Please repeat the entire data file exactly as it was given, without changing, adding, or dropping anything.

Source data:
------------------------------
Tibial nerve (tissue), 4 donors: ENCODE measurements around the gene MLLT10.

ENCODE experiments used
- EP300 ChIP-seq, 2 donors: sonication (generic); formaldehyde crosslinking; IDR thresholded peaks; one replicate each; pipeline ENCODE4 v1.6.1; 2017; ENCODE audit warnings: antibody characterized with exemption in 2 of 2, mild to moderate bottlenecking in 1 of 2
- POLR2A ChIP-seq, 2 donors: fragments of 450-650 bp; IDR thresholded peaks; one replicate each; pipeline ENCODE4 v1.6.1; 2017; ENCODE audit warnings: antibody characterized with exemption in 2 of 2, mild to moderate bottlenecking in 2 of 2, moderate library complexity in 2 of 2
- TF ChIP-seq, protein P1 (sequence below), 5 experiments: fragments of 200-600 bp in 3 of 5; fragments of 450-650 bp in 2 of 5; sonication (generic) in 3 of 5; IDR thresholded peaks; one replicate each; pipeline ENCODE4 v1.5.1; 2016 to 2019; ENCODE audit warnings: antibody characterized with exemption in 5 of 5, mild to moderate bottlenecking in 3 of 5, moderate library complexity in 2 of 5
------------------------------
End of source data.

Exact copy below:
Tibial nerve (tissue), 4 donors: ENCODE measurements around the gene MLLT10.

ENCODE experiments used
- EP300 ChIP-seq, 2 donors: sonication (generic); formaldehyde crosslinking; IDR thresholded peaks; one replicate each; pipeline ENCODE4 v1.6.1; 2017; ENCODE audit warnings: antibody characterized with exemption in 2 of 2, mild to moderate bottlenecking in 1 of 2
- POLR2A ChIP-seq, 2 donors: fragments of 450-650 bp; IDR thresholded peaks; one replicate each; pipeline ENCODE4 v1.6.1; 2017; ENCODE audit warnings: antibody characterized with exemption in 2 of 2, mild to moderate bottlenecking in 2 of 2, moderate library complexity in 2 of 2
- TF ChIP-seq, protein P1 (sequence below), 5 experiments: fragments of 200-600 bp in 3 of 5; fragments of 450-650 bp in 2 of 5; sonication (generic) in 3 of 5; IDR thresholded peaks; one replicate each; pipeline ENCODE4 v1.5.1; 2016 to 2019; ENCODE audit warnings: antibody characterized with exemption in 5 of 5, mild to moderate bottlenecking in 3 of 5, moderate library complexity in 2 of 5